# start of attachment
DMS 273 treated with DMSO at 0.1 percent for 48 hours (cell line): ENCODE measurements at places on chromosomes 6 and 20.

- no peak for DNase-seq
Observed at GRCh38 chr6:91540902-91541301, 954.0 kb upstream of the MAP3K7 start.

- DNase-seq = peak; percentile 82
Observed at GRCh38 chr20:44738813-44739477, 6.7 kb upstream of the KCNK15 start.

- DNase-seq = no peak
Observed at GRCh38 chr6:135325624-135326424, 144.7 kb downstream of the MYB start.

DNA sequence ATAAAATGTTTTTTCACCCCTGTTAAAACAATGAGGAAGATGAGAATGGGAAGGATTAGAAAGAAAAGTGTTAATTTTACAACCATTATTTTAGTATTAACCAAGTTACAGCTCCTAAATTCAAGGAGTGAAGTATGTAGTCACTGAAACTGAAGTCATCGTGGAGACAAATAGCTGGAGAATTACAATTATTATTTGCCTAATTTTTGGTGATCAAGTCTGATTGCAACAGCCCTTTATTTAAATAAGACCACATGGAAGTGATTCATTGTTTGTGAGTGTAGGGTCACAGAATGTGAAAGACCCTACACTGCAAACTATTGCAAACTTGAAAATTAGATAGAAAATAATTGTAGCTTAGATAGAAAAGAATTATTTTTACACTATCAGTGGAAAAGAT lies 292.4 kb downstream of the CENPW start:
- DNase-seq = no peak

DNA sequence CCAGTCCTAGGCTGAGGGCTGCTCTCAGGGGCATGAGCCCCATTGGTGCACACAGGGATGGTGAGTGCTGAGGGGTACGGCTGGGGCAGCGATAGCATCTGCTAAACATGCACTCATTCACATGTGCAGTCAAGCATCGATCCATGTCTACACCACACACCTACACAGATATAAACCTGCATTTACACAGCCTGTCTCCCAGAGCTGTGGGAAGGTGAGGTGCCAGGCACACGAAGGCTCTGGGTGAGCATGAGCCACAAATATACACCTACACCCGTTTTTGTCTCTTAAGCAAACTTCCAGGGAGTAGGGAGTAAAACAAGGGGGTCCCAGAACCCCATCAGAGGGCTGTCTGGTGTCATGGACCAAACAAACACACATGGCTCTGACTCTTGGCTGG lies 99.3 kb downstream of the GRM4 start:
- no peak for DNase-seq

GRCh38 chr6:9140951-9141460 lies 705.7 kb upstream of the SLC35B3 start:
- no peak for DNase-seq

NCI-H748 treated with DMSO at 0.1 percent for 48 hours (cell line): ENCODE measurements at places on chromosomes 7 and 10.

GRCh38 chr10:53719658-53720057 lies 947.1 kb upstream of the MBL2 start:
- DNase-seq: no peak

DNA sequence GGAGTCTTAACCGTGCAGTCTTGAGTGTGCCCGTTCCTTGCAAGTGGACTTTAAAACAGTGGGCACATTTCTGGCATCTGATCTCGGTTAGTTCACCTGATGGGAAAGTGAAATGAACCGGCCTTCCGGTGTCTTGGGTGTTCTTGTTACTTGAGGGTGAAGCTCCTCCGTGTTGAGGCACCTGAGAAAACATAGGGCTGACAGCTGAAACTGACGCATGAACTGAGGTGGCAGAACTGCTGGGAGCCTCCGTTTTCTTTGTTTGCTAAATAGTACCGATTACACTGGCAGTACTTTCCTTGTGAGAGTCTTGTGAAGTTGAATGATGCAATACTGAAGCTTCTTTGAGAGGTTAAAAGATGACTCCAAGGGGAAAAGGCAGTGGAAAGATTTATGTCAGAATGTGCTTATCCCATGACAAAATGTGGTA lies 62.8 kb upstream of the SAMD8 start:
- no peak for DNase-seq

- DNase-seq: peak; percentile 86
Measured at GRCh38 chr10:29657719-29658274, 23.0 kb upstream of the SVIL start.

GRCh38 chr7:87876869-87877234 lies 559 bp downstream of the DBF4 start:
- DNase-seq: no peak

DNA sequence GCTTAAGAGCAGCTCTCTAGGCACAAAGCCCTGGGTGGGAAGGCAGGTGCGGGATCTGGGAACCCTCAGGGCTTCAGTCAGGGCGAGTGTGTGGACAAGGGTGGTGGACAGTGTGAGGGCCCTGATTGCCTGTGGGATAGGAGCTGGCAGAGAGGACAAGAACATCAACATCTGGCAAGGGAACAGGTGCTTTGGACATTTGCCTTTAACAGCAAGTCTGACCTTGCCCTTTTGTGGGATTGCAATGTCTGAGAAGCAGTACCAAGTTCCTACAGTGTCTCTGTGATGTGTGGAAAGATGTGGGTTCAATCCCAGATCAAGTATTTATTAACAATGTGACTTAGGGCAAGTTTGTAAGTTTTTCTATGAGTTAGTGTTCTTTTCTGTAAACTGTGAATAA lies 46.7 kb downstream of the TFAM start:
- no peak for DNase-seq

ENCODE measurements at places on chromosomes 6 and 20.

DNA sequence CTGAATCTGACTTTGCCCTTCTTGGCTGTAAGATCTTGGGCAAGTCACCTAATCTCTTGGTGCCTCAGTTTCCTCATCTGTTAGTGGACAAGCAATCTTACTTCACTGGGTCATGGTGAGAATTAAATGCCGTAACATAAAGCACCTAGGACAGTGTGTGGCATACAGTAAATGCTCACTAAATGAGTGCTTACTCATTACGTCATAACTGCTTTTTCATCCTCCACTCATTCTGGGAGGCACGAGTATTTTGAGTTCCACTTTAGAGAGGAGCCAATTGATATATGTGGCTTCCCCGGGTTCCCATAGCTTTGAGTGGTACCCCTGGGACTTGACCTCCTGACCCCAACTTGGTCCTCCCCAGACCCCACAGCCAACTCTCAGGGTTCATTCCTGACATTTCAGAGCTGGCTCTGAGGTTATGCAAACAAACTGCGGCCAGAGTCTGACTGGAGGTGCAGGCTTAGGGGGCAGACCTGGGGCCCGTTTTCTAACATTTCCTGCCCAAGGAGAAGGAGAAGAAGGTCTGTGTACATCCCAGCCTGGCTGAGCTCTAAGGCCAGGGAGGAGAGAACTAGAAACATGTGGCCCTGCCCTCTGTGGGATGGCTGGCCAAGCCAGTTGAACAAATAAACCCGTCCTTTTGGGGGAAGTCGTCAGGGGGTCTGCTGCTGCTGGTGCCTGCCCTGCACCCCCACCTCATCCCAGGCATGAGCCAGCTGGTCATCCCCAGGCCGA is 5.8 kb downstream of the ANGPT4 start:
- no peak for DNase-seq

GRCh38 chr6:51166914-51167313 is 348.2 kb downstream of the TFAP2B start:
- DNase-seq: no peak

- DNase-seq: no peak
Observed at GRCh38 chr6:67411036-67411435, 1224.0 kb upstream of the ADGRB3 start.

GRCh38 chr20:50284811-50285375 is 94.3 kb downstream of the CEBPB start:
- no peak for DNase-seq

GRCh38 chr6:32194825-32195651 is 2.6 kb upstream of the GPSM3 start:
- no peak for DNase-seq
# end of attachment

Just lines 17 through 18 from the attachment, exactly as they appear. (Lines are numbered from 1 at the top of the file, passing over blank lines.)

DNA sequence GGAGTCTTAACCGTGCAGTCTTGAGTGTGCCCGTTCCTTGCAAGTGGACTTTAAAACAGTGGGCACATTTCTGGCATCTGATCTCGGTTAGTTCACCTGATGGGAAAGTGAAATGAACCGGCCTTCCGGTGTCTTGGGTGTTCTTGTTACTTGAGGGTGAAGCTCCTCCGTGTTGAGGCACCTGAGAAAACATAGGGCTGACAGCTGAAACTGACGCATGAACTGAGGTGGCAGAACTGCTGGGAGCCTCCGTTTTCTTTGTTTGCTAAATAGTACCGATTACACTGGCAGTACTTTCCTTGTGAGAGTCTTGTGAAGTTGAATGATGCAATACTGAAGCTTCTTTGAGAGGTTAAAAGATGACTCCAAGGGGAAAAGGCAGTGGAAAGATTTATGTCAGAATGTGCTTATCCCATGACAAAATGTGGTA lies 62.8 kb upstream of the SAMD8 start:
- no peak for DNase-seq